South African police fired buckshot to disperse township rioters who threw stones and looted shops to protest over poor housing and lack of rail services.
Hundreds of people in the Phomolong township near the South African capital Pretoria blocked roads with rocks and burning tyres, in the latest attempt to persuade the government to supply much-needed infrastructure.
Scores of similar protests have taken place across the country in the past two months in scenes reminiscent of the apartheid-era.
“People have been trying to use formal ways with government, but been given a cold shoulder, so protests are just the best thing they can respond to,” a protester told Reuters, before being chased away by a blast of buckshot.
Police Captain Johas Mahesu said the situation in Phomolong was under control, but his force would monitor the area.
“It’s hard to tell what will happen next because it’s on and off, but we have a strong contingency,” he said.
Cape Town police said four bus drivers were slightly injured when their buses were stoned during a strike by minibus taxi operators in the city.
Police also detailed an ambush on a police armoured vehicle in Ogies in Mpumalanga province on Saturday, which they said had been completely gutted after a group of protesters hurled several petrol bombs at the vehicle carrying 10 riot policemen.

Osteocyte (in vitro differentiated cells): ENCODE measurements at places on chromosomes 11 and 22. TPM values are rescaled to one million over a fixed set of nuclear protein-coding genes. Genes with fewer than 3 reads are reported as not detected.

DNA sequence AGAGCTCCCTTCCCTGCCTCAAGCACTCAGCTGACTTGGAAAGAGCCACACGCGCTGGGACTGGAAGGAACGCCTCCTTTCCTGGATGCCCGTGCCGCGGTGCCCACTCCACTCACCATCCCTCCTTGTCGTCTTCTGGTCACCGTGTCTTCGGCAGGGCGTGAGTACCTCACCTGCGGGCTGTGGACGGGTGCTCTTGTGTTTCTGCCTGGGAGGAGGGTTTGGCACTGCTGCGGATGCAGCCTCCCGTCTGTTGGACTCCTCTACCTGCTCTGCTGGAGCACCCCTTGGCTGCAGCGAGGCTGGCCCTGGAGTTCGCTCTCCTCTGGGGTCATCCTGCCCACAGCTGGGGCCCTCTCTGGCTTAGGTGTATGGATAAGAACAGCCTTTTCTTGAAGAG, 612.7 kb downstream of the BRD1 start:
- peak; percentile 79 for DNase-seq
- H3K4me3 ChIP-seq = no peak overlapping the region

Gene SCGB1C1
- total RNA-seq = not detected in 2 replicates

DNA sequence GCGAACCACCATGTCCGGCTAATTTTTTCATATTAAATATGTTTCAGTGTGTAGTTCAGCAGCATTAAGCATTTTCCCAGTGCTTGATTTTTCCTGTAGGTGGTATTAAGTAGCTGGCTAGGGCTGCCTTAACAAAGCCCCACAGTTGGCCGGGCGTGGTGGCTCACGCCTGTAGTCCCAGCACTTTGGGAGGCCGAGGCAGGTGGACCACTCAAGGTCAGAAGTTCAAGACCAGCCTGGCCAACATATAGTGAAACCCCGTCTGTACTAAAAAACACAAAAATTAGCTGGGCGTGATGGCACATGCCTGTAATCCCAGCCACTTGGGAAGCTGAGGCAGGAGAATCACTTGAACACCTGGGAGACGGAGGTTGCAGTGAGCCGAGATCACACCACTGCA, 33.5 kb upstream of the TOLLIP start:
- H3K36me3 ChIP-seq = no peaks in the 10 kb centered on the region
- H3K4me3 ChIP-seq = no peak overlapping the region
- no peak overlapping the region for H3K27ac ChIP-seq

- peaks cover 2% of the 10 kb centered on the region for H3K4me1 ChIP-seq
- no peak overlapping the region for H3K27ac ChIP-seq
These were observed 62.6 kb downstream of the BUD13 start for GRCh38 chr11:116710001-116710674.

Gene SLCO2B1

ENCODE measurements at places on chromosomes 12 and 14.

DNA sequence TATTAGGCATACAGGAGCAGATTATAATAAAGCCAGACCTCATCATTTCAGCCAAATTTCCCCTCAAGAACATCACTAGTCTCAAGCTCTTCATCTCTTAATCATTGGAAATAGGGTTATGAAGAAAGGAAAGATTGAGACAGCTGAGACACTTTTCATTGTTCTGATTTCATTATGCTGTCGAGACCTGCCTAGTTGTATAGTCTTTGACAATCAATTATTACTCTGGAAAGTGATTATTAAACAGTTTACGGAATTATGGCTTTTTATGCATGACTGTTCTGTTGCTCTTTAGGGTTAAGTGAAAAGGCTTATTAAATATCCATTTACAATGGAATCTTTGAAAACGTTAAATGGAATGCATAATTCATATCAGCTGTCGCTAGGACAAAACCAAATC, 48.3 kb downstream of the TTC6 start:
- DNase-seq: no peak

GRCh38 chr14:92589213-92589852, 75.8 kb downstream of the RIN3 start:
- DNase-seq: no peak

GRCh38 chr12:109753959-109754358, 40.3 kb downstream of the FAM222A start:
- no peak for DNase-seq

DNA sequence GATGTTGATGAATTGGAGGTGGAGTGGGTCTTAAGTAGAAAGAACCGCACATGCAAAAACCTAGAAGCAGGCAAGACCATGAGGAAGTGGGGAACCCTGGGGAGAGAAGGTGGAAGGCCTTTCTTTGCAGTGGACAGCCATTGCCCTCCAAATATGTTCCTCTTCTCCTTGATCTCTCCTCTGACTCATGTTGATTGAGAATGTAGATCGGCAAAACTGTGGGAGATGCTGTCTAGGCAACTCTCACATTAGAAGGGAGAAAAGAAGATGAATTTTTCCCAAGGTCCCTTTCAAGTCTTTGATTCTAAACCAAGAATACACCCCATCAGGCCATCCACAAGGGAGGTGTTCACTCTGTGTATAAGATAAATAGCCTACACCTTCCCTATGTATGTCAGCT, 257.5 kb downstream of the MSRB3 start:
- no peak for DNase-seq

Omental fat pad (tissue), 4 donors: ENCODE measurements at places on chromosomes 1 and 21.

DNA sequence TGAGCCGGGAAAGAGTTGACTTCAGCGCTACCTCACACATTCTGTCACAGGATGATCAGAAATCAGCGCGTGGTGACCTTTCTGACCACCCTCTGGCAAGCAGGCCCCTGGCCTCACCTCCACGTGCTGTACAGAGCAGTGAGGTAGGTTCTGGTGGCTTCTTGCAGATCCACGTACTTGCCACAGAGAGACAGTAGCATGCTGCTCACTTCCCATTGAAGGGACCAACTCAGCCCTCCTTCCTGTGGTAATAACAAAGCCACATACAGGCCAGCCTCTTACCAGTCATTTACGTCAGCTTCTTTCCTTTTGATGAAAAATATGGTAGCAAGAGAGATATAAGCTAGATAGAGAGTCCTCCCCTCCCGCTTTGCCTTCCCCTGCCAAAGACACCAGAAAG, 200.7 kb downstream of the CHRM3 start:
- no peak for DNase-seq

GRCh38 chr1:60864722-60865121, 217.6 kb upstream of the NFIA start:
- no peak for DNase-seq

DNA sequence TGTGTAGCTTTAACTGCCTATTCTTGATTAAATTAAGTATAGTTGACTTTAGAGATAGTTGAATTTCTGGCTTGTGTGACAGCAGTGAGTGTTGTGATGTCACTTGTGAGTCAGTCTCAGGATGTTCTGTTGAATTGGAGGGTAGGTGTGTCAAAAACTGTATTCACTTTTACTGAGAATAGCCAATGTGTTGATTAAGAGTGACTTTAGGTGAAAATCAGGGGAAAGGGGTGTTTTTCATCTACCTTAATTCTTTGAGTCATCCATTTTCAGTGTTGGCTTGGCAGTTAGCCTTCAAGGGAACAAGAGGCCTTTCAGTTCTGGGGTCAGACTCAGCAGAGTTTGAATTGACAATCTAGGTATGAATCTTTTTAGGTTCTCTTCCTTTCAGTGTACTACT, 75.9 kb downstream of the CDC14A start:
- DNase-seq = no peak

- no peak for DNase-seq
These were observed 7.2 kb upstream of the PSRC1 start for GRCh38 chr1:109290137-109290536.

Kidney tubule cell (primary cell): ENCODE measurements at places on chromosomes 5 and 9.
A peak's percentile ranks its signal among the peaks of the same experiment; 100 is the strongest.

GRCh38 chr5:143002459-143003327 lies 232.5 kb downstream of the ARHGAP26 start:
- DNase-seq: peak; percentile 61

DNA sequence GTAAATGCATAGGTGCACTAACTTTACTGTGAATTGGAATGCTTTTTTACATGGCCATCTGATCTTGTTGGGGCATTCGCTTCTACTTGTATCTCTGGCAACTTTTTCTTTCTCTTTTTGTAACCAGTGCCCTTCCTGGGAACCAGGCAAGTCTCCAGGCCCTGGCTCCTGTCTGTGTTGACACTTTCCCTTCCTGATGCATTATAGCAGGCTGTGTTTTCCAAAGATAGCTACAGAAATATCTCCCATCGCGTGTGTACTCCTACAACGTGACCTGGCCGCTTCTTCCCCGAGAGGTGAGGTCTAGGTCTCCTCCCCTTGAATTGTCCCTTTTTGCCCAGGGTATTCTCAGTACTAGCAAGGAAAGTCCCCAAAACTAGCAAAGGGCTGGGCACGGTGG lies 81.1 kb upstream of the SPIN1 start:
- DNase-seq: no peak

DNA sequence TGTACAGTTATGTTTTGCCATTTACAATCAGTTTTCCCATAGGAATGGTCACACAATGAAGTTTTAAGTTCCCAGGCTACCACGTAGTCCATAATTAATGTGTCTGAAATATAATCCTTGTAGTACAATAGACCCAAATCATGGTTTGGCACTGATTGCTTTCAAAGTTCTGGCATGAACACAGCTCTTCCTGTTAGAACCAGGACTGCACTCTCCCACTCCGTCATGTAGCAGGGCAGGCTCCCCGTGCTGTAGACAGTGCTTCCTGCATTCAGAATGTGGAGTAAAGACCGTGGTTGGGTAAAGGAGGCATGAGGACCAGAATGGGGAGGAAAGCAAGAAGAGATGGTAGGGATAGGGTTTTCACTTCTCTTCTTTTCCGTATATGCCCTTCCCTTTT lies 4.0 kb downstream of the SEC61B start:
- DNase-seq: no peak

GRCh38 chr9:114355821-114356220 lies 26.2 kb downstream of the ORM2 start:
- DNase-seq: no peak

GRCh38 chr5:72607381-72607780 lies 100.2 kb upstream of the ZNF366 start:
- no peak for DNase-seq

The police officers had to fight their way out of the ambush, using live ammunition, in the worst attack on police since the protests first flared this year.
The protests are expected to intensify ahead of the soccer World Cup being held in Africa for the first time from June 11-July 11, because of the increased media attention focussed on South Africa.
Many poor black South Africans complain that their lives have not improved since the ruling African National Congress (ANC) swept to power in 1994, promising to provide jobs, housing and medical care for all.
Despite a decade of strong economic growth up to 2009, official unemployment has remained above 20 % and millions of blacks still live in shantytowns with little access to running water, sanitation or electricity.
Abdul Hassan, chairman of the Somali Association of South Africa, said some of the foreign-owned shops in Phomolong had been looted by protesters.
“They are targeting foreigners because we are the weaker link in the community, so they hit us to get government attention,” he said.
More than 60 people were killed and tens of thousands were displaced in a wave of anti-foreigner riots that swept across the country in 2008.
On Sunday, Deputy President Kgalema Motlanthe called for an end to the violent protests, which have become an almost daily occurrence in poor black townships and shantytowns in the past two months.
President Jacob Zuma, who promised to improve the lives of the poor while campaigning for election last April, is facing an uphill battle to deliver on those promises soon after South Africa emerged from its first recession in 17 years.
Pic: SAPS memeber firing rubber bullets at protesters